Southern Writer Spotlight: Davida G. Breier
Name: Davida G. Breier
Hometown: I moved a lot growing up, but spent much of my childhood in South Florida (Miami, Perrine, Redlands)
Gives us a brief description of your book.
“Sinkhole” is a suspenseful, darkly comic, coming-of-age tale immersed in 1980s Central Florida. Lies from the past and a dangerous present collide when, after 15 years in exile, Michelle Miller returns to her tiny hometown of Lorida, Florida. With her mother in the hospital, she’s forced to reckon with the broken relationships she left behind: with her family, with friends, and with herself.
What brought you to write these stories? For instance, was it a personal experience that inspired you, your “day job” or perhaps an overactive imagination?
Fiction is something I’ve always held in the highest regard — the ability to create characters and populate worlds with nothing but words — but writing it had always terrified me. There is something so…bad…about bad fiction. I had had ideas for books over the years, but something always held me back. I never felt qualified or ready. Then I reached an age where I was less afraid of writing a bad book than not writing a book at all.
I thought about writing a book for almost a year before I started. I read voraciously and with a critical eye for what worked (and what didn’t) and what I enjoyed.
My starting point came from watching narcissist personalities — in real life and on the news — and thinking, “I wonder what they looked like as teenagers? I wonder what kind of damage they could do to other kids who can’t see them for what they are?”
Where do you get your information or ideas for your books?
I love to research. I would constantly fact-check myself. I worked to make sure I got the psychology correct, as well as the time and place. I even traveled to a historical society located near my setting. For the characters, they slowly formed in my head until I could hear their voices. I found that I started paying attention to people more once I started writing.
Where does the story take place?
It is set in Central Florida, largely in Lorida and Sebring. Lorida is about 165 miles northwest of Miami and 130 miles south of Orlando. If you look on a map it is in the middle of green and blue splotches.
How does setting play in the telling of the story?
There is something in Florida that is visceral, a sensory overload of sight, smell, and touch, that is both beautiful and uncomfortable. Florida can be a miserable place to live and work if you are poor. Vacationers and people with money don’t experience Florida in the same way. I wanted to explore that class tension.
I also wanted to show that there is more to Florida than tourist destinations and questionable politics. So often, there is a man against nature narrative when it comes to Florida. Without a doubt, nature needs to be respected, but it is usually human beings you need to watch out for. That is one of the underlying themes.
What do you think makes a good story/book?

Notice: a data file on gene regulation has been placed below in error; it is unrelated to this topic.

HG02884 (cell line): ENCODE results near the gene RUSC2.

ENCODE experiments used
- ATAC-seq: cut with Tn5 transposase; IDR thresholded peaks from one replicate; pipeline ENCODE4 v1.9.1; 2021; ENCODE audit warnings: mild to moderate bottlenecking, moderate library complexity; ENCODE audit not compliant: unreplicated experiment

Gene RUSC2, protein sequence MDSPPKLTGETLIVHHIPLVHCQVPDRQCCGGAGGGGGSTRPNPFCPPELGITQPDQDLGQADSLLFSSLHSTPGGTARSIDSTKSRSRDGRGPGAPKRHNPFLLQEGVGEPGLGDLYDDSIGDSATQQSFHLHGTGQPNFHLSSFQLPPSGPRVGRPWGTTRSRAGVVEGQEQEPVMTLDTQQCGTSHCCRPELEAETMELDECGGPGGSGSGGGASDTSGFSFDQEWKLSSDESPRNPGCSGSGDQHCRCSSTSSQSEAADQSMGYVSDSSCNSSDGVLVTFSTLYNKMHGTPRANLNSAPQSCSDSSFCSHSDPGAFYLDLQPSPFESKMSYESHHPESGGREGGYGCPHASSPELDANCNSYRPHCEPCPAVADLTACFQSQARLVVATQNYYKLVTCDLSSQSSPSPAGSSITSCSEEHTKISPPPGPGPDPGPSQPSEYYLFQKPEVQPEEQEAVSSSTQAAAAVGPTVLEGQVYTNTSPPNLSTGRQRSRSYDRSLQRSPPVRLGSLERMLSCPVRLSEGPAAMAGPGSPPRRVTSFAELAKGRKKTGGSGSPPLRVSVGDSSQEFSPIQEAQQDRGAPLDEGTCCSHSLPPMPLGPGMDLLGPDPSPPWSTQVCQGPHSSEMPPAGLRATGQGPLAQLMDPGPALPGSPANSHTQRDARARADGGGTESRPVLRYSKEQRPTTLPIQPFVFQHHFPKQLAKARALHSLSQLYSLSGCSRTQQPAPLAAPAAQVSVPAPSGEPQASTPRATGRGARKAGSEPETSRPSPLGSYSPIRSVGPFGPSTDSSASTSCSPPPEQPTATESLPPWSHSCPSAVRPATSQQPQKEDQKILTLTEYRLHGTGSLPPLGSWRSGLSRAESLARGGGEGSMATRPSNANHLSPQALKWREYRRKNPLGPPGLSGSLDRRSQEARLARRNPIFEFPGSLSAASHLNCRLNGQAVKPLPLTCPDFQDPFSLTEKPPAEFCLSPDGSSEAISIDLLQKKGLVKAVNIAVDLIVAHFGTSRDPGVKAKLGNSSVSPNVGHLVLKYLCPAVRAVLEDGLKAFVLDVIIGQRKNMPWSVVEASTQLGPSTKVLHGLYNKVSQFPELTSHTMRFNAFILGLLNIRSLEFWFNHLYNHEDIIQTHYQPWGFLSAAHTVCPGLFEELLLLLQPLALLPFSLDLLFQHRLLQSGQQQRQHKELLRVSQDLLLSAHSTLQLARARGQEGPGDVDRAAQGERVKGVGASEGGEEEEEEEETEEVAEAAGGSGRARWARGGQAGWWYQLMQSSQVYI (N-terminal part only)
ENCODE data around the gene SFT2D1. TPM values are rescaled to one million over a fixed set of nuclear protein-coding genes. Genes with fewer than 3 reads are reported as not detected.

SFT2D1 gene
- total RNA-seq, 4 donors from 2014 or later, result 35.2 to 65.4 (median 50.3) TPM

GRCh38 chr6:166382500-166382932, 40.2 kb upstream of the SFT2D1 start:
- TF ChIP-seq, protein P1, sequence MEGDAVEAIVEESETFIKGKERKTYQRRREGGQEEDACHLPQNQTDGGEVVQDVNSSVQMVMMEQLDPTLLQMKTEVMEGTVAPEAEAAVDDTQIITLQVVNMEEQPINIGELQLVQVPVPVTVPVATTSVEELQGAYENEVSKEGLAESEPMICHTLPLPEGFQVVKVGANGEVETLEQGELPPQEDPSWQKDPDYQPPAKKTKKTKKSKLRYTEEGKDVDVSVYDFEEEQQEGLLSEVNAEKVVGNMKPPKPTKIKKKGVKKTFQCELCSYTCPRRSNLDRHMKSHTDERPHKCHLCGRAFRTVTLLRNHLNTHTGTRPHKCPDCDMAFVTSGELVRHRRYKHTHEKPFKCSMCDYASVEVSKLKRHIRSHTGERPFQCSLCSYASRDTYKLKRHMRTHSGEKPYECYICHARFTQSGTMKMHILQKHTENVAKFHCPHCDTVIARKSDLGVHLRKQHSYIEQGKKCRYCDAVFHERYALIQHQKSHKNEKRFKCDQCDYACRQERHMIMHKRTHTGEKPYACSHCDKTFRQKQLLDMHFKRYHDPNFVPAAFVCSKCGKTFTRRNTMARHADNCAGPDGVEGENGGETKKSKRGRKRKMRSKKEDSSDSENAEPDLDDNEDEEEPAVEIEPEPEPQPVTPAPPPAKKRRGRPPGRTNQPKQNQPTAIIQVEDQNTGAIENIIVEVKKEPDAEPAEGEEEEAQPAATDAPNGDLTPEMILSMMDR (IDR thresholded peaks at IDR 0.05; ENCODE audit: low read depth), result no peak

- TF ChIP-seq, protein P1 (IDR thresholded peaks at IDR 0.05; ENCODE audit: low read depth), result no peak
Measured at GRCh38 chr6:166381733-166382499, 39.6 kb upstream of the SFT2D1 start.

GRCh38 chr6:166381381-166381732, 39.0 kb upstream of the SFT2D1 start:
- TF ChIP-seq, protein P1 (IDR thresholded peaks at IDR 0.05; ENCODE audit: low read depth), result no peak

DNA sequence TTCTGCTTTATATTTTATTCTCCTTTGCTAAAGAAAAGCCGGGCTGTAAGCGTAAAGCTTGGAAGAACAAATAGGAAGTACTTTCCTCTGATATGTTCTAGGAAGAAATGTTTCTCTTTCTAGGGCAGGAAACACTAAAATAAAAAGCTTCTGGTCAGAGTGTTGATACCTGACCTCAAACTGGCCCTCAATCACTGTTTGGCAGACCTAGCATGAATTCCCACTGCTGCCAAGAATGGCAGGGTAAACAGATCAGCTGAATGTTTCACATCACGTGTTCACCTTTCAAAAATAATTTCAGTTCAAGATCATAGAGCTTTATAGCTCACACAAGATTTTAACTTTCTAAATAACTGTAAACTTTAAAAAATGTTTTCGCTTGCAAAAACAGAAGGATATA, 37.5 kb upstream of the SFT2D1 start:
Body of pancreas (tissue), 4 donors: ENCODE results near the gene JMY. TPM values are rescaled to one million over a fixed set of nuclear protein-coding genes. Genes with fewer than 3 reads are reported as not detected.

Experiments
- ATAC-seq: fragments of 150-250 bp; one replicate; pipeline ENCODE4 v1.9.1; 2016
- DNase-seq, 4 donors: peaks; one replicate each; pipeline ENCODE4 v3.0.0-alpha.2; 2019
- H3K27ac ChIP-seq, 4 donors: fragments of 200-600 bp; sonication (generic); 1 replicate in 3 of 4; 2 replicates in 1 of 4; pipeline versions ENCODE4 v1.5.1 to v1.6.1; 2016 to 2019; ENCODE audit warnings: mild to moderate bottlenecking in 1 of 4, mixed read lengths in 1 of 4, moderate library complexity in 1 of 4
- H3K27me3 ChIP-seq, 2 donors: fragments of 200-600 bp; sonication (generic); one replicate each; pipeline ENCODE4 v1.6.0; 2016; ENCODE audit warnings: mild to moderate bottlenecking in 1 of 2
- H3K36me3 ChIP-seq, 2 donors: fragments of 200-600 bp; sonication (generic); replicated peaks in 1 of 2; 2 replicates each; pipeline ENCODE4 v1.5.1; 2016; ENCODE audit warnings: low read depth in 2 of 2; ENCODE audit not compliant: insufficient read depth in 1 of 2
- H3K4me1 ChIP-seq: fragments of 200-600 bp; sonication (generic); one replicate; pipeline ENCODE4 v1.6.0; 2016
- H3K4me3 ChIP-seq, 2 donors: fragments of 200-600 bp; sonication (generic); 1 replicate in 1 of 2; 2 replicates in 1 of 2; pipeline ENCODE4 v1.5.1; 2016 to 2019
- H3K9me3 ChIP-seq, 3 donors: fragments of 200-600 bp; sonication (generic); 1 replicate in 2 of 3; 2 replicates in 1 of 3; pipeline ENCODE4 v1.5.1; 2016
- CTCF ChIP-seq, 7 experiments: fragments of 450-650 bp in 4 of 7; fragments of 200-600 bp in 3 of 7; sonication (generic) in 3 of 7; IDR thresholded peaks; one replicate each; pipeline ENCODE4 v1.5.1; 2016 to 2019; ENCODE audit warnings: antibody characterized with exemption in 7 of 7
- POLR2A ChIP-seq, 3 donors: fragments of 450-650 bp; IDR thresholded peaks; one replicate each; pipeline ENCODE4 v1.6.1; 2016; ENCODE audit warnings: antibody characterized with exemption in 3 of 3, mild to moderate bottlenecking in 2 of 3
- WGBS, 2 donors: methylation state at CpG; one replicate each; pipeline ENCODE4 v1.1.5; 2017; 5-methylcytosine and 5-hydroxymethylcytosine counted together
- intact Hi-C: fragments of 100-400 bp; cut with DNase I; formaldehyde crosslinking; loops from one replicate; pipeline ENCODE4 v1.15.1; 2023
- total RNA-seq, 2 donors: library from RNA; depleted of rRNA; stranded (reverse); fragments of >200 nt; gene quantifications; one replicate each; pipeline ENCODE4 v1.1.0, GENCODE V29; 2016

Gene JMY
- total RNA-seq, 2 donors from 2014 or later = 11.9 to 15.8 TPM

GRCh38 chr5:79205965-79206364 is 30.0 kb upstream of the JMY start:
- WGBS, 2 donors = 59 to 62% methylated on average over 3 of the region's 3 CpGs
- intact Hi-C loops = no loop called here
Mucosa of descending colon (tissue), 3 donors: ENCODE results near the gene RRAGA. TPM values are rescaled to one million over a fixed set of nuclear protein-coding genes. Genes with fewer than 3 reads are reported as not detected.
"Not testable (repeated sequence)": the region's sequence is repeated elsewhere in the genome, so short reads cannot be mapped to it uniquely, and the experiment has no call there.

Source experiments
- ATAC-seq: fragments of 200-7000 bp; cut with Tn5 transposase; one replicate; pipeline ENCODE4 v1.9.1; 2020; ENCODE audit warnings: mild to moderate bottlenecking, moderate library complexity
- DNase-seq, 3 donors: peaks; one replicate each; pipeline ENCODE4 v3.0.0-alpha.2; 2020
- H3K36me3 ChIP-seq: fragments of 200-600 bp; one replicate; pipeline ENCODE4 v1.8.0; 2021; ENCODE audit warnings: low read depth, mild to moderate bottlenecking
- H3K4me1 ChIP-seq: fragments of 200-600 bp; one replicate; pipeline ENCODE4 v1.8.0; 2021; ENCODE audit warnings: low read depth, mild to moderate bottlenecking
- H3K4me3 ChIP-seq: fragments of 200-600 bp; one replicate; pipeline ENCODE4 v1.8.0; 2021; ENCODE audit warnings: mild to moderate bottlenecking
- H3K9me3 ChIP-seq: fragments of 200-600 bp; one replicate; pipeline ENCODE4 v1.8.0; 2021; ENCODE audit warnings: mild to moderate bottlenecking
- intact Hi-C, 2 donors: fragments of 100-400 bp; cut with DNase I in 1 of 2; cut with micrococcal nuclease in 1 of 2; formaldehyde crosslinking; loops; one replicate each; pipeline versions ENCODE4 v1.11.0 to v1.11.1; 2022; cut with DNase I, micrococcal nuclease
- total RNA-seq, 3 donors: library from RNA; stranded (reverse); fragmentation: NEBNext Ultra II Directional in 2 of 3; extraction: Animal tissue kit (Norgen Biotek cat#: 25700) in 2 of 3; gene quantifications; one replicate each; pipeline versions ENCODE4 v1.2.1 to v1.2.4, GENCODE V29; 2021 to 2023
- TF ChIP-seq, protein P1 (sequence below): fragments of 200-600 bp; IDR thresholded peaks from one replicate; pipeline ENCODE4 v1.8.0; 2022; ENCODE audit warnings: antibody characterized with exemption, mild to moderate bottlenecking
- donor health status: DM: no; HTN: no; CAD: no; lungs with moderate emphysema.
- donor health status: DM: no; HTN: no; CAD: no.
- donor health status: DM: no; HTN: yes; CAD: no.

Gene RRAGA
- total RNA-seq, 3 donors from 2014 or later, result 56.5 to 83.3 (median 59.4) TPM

For me, it all starts with character. I’ll go along for just about any ride if the characters are interesting and believable.
When did you first realize you wanted to be a writer?
I think it was after college when I was finally able to write what I wanted and when I wanted. It took me a long time to work up the nerve to try my hand at fiction.
When did you write your first book? And how was that experience?
I started writing it in 2017. I learned a lot in the process. Then it sat on my memory stick until early 2021 when the stars aligned and the University of New Orleans Press said they wanted to publish it. Working with them has been a fantastic experience. They took such care with the edit and cover design.
Is writing your primary job or do you have another career?
I work for Johns Hopkins University Press. I’ve spent most of my career working in publishing, specifically marketing and distribution. My experiences in those areas have been incredibly valuable. I have spent 20+ years selling other people’s books and now I have a chance to sell my own.
What does your family think of your writing?
They are super supportive. My husband is also a writer and editor, both at work and at home. My mother was an independent bookseller. They are thrilled to see me publish my first novel.
What was the most surprising thing you learned writing your stories?
The most surprising thing was finding out that I had been saying the name of the town, Lorida, wrong for nearly a year. I had been pronouncing it like Florida without the F. It is actually said La-rita. I found that out on the research trip.
Did writing your book lead you to other things?
It has led me to a whole community of mystery and crime writers that I am just starting to get to know. The writers I’ve met have been very generous with their time and some have helped promote Sinkhole.
What suggestions do you have for aspiring writers?
Write that book, don’t wait for the perfect time. Keep editing, the first draft doesn’t have to be perfect. There’s no shame in asking for help.
How can readers find and purchase your books?
The best place to start is on my website: https://davidabreier.com/sinkhole/
I have linked to independent booksellers all over the country. I’m also happy to have people use their local library.